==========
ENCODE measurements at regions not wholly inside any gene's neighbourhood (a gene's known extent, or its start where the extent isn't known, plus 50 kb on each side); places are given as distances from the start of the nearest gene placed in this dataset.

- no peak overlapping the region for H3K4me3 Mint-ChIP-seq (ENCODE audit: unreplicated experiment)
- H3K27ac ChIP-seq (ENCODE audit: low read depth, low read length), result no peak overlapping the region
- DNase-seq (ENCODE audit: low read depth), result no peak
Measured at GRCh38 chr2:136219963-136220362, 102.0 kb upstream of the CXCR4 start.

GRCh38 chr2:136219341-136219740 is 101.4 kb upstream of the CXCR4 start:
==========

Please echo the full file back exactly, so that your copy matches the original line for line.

ENCODE measurements at regions not wholly inside any gene's neighbourhood (a gene's known extent, or its start where the extent isn't known, plus 50 kb on each side); places are given as distances from the start of the nearest gene placed in this dataset.

- no peak overlapping the region for H3K4me3 Mint-ChIP-seq (ENCODE audit: unreplicated experiment)
- H3K27ac ChIP-seq (ENCODE audit: low read depth, low read length), result no peak overlapping the region
- DNase-seq (ENCODE audit: low read depth), result no peak
Measured at GRCh38 chr2:136219963-136220362, 102.0 kb upstream of the CXCR4 start.

GRCh38 chr2:136219341-136219740 is 101.4 kb upstream of the CXCR4 start: